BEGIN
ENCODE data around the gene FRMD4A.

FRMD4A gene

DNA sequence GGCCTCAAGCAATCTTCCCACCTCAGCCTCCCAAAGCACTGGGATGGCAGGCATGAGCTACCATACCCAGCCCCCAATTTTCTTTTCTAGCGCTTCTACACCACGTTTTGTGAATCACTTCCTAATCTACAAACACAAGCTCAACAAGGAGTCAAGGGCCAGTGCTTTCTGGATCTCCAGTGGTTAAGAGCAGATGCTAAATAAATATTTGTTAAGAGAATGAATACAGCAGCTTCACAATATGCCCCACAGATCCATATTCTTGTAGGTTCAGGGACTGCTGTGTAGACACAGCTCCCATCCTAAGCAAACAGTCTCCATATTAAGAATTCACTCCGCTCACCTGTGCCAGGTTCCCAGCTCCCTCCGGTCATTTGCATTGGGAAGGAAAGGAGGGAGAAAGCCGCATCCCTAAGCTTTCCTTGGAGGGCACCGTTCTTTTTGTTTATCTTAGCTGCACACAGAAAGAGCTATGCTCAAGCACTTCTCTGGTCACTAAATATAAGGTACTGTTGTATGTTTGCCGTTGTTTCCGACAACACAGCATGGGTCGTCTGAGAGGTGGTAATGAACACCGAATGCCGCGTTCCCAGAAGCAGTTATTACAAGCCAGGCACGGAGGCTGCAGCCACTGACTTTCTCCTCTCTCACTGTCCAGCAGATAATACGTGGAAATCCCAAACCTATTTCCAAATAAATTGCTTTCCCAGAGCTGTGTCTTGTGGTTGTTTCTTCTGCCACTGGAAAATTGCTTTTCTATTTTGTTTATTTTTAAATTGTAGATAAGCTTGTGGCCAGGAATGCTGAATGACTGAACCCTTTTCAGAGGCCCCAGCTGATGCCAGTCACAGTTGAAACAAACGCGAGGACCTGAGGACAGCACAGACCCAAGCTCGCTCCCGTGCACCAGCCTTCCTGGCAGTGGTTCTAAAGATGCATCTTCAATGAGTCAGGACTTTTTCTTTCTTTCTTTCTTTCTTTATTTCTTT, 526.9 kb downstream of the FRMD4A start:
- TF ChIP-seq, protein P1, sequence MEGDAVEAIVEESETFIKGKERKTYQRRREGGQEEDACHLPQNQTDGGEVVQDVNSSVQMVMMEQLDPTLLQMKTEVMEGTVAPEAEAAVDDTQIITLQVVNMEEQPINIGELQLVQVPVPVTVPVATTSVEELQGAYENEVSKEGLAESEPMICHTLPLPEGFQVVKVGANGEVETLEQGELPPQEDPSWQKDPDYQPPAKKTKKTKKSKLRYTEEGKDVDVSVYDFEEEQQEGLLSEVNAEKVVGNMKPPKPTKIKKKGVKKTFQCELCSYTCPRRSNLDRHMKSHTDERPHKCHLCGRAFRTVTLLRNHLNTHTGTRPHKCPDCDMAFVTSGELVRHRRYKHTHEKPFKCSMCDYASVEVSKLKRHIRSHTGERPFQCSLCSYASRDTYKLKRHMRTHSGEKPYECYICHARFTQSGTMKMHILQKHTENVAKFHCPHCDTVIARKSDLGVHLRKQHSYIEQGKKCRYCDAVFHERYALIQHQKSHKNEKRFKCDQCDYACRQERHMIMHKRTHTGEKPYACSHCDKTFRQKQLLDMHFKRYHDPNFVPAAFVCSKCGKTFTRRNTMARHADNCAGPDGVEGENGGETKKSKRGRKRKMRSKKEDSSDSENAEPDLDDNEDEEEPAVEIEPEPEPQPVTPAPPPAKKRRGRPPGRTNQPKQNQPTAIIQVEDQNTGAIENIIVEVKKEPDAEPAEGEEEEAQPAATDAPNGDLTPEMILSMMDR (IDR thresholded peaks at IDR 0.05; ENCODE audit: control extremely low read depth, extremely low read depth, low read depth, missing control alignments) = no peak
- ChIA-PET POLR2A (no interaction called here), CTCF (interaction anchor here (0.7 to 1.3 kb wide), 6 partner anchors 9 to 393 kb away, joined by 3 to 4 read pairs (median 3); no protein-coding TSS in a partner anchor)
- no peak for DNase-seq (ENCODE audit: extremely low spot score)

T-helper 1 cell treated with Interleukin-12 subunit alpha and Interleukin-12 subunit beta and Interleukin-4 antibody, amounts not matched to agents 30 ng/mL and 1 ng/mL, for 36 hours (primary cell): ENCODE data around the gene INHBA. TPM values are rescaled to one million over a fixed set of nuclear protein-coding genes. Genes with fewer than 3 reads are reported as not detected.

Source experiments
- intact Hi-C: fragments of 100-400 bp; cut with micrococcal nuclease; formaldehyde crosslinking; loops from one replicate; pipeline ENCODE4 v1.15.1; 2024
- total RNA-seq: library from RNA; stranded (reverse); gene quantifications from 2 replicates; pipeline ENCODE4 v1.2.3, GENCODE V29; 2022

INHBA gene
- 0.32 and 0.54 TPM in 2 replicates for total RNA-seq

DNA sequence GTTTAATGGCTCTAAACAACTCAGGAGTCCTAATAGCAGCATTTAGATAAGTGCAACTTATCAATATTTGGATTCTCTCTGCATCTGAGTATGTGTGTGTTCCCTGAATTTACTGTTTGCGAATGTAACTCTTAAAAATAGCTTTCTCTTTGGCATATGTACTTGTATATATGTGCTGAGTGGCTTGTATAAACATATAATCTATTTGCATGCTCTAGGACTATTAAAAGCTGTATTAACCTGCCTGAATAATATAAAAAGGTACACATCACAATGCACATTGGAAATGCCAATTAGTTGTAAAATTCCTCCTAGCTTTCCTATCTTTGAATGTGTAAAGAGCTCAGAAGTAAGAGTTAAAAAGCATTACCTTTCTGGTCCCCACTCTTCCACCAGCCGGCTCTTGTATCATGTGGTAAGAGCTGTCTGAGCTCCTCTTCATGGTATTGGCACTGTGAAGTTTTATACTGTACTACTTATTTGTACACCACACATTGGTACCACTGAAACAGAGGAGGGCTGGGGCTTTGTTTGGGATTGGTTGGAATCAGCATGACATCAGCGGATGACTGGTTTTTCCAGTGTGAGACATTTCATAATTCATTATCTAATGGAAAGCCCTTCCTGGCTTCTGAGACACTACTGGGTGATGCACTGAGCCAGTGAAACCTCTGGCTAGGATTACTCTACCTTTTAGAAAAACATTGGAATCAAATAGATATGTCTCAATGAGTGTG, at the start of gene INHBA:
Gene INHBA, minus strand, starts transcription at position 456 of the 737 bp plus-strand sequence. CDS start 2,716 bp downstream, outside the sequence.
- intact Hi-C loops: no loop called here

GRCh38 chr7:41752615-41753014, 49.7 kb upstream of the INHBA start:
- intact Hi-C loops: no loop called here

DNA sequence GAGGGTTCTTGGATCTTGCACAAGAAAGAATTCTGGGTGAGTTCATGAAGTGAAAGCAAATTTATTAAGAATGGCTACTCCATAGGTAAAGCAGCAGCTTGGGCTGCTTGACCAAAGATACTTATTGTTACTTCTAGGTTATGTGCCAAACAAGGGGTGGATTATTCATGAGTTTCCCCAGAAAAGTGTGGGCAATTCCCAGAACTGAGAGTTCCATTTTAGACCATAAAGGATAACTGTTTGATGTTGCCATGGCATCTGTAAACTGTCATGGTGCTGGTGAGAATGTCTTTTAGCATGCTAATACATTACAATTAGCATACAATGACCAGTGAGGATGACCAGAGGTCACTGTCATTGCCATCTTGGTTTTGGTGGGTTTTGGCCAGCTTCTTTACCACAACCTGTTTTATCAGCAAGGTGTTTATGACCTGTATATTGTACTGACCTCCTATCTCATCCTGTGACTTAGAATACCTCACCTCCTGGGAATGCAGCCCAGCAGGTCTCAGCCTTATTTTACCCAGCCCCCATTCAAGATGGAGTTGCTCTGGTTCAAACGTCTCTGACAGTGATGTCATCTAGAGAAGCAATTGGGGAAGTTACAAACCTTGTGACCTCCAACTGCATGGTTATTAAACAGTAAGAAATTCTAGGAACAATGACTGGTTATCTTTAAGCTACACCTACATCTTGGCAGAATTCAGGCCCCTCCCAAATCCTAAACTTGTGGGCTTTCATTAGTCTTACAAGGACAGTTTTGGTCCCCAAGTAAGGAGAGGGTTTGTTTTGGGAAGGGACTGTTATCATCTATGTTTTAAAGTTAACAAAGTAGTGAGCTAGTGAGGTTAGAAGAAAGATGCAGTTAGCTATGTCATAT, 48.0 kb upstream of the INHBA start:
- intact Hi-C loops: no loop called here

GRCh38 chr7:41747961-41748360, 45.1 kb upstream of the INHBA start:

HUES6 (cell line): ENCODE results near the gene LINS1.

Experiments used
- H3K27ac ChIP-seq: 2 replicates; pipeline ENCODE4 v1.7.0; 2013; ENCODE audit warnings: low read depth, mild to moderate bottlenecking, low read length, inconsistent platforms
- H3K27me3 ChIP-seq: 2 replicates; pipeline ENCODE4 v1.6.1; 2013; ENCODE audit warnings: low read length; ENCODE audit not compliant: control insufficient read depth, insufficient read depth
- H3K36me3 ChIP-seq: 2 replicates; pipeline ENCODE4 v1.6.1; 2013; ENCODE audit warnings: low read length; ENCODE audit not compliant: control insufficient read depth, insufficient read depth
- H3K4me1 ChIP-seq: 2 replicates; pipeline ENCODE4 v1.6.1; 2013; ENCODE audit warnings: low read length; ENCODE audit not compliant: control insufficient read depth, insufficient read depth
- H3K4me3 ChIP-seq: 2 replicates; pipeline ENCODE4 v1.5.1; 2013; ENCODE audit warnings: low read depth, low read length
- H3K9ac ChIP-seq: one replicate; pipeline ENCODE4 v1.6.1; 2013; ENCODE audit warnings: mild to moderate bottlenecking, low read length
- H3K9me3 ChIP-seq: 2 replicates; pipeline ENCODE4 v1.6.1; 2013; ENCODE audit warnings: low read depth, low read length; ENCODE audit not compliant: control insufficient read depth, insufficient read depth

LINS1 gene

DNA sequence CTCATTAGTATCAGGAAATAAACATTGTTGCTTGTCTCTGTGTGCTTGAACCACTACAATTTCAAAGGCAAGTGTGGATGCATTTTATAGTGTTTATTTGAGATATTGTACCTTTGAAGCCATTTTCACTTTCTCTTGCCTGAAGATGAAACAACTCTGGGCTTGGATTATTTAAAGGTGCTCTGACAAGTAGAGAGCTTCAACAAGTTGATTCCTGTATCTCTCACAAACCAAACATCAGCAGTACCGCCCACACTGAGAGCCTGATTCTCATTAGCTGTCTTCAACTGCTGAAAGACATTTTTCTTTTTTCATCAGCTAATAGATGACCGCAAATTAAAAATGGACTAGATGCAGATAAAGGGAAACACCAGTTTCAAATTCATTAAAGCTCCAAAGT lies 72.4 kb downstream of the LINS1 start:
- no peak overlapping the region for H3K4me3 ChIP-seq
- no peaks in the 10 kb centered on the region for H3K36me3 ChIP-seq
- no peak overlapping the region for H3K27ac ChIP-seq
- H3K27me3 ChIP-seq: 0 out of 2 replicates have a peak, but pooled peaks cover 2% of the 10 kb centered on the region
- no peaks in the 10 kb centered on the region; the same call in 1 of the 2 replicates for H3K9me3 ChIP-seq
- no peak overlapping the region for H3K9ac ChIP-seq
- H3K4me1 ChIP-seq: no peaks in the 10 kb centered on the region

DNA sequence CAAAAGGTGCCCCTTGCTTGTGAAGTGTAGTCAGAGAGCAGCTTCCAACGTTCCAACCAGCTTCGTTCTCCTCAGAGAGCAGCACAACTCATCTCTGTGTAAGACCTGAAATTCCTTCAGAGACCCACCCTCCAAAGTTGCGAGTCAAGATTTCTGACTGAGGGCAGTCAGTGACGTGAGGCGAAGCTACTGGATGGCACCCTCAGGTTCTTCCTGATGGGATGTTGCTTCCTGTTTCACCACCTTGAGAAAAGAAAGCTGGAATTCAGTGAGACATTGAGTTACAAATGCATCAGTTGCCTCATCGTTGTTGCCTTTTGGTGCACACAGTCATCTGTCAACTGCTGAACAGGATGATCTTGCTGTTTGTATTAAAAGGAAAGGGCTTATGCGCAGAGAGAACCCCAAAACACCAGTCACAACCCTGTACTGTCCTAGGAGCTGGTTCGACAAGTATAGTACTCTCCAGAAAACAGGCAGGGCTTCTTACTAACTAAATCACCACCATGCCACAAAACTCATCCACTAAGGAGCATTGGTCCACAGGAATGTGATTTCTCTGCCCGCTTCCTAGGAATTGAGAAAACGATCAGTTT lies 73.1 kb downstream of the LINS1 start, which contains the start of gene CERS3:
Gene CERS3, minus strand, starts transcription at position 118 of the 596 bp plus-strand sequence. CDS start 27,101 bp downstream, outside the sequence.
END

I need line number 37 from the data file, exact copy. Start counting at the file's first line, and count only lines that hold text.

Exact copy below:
- no peak overlapping the region for H3K9ac ChIP-seq